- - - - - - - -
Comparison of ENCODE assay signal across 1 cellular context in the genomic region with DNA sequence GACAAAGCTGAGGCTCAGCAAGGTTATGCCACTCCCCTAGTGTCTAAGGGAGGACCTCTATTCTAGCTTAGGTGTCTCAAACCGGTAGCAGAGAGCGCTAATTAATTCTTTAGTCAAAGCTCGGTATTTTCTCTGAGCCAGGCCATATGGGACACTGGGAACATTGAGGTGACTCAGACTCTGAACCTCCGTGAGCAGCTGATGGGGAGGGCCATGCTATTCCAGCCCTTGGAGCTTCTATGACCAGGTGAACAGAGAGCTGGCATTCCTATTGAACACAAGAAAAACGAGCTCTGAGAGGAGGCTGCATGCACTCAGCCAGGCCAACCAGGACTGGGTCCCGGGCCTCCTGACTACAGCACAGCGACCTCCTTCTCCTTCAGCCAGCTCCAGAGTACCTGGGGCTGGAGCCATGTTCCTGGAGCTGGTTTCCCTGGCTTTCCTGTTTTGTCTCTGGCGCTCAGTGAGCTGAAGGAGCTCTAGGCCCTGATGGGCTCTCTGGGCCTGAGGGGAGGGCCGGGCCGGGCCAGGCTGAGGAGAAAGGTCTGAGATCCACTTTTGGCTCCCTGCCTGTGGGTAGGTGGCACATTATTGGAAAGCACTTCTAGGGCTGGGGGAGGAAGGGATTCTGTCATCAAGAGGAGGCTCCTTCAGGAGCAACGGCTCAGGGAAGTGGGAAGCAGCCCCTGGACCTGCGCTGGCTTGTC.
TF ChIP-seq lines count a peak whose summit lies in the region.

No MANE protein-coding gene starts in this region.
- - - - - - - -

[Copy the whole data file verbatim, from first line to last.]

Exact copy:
Comparison of ENCODE assay signal across 1 cellular context in the genomic region with DNA sequence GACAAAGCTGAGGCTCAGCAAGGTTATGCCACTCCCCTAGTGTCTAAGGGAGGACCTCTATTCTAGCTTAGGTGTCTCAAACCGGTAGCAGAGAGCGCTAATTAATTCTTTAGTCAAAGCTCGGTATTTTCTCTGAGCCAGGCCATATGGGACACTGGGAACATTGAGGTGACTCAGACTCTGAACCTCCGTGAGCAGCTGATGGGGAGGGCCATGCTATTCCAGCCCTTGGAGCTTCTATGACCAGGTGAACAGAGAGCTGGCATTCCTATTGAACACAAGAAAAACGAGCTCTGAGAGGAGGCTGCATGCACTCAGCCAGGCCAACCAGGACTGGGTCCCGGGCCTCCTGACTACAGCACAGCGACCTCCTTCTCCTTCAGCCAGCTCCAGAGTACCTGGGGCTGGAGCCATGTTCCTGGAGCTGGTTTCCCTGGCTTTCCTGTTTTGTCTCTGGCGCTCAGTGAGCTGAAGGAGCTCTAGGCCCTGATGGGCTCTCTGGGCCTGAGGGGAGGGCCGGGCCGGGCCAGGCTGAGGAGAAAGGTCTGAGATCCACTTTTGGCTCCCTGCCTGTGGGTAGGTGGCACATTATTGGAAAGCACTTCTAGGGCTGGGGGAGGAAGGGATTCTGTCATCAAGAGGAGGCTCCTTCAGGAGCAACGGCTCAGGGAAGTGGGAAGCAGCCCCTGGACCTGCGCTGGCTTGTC.
TF ChIP-seq lines count a peak whose summit lies in the region.

No MANE protein-coding gene starts in this region.